Critics voice chaplaincy issues
The Australian Education Union and several secular groups are speaking out about the extension of the school chaplains program.
The 2018 Budget includes $247 million over four years to continue the program that places 3,000 religious chaplains in schools.
The program will have “an enhanced focus on addressing bullying in schools”, according to Budget documents.
The Rationalist Society of Australia says the program “interferes with the right to religious freedom and involves religious discrimination in hiring decisions” because it does not allow for the hiring of secular pastoral care workers.
Australian Education Union president Correna Haythorpe this week said: “We do not support the chaplains program”.
“Our schools need these funds to invest in programs such as school counsellors and student wellbeing programs in schools. We prefer to see that money invested in our schools more broadly,’ she said.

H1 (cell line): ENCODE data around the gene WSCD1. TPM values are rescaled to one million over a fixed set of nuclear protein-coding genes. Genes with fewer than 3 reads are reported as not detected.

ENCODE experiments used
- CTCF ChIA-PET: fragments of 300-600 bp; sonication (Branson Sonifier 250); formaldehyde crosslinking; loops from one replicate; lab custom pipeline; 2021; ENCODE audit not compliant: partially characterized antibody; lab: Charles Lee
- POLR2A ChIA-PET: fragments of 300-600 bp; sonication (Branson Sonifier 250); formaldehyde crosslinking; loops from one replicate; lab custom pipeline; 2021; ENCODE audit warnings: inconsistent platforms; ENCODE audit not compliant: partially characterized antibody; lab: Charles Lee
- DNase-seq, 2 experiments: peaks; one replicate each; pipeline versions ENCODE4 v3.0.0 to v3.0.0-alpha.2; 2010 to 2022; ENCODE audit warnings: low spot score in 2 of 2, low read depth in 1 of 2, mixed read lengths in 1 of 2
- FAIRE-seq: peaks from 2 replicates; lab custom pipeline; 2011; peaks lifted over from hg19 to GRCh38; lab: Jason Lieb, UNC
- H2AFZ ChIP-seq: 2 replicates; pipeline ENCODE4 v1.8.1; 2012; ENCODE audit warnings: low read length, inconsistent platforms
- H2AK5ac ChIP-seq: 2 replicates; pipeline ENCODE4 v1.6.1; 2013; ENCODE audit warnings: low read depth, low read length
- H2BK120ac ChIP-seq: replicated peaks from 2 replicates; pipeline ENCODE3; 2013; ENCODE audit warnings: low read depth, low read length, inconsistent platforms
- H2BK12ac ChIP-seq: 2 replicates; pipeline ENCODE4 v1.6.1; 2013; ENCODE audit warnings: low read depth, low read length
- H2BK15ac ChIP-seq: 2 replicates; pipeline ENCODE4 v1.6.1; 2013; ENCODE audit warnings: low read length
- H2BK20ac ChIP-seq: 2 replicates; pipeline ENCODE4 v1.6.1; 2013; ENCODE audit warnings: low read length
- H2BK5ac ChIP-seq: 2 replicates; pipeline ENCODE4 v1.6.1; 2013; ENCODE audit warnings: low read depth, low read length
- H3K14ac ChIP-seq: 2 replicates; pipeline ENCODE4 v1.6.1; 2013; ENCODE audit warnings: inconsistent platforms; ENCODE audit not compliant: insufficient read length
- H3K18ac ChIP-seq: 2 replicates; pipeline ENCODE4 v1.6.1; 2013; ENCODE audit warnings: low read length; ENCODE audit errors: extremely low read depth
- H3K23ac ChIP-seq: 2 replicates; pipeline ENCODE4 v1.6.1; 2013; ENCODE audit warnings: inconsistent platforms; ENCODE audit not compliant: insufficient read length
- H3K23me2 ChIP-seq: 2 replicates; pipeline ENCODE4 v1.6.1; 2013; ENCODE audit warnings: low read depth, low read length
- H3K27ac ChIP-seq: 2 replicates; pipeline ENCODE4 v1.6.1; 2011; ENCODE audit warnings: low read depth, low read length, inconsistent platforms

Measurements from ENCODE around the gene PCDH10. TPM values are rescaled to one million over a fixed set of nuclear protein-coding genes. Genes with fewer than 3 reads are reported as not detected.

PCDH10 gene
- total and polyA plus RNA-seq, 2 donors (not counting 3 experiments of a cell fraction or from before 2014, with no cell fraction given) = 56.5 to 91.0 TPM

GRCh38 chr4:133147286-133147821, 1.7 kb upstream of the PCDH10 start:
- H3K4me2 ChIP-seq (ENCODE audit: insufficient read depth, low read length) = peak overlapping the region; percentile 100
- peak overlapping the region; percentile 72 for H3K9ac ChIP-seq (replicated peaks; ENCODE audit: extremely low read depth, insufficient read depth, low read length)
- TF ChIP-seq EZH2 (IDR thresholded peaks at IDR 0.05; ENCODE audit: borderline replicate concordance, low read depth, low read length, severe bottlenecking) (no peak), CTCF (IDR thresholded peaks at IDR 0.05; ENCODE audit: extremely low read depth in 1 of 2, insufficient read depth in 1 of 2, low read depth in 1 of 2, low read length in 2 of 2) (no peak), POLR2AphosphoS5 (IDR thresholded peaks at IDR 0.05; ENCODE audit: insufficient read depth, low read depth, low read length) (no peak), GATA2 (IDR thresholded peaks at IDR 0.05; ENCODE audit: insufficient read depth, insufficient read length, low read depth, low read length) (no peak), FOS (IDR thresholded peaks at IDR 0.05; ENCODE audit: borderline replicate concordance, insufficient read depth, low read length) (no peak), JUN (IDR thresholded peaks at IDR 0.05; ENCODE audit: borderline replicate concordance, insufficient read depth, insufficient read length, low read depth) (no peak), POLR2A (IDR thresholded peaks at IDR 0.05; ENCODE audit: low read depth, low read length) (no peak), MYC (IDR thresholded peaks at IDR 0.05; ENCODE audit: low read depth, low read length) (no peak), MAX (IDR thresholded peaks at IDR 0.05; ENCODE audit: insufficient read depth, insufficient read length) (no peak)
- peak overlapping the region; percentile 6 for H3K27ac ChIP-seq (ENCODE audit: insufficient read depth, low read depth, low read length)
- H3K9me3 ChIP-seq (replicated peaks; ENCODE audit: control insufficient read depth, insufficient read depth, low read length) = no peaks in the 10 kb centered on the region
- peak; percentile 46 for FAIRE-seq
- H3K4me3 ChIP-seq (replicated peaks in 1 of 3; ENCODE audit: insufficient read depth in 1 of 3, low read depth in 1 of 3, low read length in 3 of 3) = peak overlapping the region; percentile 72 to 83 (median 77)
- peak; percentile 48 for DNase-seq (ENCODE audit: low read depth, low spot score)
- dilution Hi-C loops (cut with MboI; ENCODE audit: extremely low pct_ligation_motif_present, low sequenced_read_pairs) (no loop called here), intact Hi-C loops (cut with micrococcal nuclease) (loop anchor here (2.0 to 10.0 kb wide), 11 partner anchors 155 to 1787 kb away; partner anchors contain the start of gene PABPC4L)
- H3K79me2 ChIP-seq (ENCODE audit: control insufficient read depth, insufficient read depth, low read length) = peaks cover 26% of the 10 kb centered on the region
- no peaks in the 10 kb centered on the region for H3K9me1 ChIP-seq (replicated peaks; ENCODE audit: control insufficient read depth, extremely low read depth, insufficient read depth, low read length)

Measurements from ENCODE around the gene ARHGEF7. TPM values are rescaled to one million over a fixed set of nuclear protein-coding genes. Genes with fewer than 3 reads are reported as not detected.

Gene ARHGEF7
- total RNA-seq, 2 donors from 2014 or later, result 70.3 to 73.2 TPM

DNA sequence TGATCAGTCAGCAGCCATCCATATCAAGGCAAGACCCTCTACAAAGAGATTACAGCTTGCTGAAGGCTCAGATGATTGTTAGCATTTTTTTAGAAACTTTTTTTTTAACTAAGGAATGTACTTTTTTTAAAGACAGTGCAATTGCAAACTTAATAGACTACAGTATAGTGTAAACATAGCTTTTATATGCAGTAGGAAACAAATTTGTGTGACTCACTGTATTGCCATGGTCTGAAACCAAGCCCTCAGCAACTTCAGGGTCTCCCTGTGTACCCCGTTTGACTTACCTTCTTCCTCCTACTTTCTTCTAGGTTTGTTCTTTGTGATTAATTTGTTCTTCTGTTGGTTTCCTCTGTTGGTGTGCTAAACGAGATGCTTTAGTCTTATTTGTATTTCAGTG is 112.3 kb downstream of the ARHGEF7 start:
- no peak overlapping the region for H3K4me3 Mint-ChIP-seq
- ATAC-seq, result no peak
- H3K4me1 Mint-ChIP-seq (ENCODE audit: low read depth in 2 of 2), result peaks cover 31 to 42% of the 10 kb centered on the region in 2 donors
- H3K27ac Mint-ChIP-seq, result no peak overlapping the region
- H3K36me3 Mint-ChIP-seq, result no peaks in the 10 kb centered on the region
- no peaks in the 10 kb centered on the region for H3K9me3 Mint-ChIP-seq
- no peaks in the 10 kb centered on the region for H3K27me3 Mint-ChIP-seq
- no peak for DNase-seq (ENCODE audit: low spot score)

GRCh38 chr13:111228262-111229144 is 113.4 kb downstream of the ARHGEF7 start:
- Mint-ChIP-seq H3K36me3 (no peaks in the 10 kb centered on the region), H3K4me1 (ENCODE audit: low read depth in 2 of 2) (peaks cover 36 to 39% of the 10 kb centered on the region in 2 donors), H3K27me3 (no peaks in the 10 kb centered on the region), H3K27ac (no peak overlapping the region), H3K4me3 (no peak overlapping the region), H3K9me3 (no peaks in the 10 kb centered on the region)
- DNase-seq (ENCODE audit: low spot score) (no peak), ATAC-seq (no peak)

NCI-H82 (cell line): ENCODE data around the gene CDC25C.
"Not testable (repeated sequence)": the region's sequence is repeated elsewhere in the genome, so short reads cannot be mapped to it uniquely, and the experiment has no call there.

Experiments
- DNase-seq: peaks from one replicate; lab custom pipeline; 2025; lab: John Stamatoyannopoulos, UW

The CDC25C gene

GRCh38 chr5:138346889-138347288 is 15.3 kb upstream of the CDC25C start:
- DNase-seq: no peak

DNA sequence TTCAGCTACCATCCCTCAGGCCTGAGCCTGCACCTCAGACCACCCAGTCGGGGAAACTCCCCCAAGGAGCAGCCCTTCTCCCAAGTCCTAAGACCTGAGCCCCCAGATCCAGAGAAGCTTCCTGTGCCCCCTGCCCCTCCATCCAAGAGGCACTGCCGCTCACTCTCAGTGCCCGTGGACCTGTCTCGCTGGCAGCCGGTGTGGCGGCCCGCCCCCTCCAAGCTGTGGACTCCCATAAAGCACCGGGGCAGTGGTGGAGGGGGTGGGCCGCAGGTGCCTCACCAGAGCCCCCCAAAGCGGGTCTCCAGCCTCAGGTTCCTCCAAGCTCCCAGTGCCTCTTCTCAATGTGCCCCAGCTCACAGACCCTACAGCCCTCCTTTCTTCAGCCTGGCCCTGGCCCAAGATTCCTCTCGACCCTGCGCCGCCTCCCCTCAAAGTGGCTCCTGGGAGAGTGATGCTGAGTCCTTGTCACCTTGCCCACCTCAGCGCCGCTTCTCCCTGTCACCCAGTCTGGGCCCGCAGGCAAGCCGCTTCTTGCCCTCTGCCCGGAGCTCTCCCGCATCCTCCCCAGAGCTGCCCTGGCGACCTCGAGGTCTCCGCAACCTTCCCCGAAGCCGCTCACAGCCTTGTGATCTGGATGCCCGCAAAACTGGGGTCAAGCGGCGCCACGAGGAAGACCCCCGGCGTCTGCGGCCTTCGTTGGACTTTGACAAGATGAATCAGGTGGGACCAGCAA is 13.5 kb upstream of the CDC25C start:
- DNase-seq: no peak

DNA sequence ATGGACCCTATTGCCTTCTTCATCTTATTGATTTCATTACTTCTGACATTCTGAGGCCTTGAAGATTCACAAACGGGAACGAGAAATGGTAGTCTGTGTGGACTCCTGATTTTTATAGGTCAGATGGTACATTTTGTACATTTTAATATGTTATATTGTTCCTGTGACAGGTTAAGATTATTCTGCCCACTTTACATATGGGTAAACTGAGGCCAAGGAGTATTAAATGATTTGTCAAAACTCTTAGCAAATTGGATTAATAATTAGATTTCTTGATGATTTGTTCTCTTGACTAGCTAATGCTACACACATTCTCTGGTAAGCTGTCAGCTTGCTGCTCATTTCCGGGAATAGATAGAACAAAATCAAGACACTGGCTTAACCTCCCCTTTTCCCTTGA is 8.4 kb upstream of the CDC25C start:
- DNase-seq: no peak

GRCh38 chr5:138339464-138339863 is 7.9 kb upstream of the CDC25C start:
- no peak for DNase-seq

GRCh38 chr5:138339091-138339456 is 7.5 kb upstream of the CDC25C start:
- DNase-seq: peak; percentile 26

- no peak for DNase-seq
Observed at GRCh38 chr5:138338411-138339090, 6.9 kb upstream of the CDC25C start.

The guidelines allow some groups to apply for a temporary waiver of minimum qualifications when hiring chaplains, but there is no waiver for the requirement that chaplains be recognised by a religious group.
They also allow chaplains to deliver religious instruction when not on chaplaincy hours.
Reports say federal and several state governments have stopped counting the stream complaints about the school chaplains program.
Education Minister Simon Birmingham says he has received “representations from many, many schools around the country, arguing in favour of the continuation of that program”.
The opponents say the minister has ignored “many representations opposing the program and urging, at the very least, that the religious requirement be removed”.